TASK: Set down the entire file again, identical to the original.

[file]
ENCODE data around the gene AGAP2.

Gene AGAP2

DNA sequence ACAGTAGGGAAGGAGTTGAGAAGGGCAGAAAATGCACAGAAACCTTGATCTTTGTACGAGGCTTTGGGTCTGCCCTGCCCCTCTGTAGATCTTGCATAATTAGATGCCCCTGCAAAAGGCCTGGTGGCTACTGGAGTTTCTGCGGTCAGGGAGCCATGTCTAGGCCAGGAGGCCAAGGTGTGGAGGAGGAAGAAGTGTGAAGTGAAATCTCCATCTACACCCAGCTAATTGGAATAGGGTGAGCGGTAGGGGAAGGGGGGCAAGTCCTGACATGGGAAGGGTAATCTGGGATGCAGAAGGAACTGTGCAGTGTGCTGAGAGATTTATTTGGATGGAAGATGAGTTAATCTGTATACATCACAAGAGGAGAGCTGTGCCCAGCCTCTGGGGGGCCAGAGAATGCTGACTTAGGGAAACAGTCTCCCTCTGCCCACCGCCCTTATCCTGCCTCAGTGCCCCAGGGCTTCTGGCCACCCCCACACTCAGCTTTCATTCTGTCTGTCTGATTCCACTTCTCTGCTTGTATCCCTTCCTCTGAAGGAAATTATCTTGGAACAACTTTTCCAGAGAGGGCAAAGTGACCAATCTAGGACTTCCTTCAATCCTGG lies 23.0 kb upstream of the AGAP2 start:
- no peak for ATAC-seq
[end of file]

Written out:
ENCODE data around the gene AGAP2.

Gene AGAP2

DNA sequence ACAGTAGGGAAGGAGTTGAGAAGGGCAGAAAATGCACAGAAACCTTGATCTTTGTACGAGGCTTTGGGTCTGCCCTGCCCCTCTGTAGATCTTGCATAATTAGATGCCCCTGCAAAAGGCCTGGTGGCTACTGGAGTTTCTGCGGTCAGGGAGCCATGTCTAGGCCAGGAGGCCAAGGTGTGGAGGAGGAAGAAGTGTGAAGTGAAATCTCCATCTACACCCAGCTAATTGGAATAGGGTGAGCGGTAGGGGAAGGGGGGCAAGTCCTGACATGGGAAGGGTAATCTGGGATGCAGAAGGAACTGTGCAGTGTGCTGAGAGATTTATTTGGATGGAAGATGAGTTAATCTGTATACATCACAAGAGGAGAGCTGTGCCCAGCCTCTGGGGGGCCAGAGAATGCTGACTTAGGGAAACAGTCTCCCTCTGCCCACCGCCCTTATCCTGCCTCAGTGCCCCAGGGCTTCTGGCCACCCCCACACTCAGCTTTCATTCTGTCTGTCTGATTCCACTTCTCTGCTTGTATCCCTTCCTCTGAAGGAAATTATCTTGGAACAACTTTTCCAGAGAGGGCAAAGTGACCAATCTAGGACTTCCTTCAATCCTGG lies 23.0 kb upstream of the AGAP2 start:
- no peak for ATAC-seq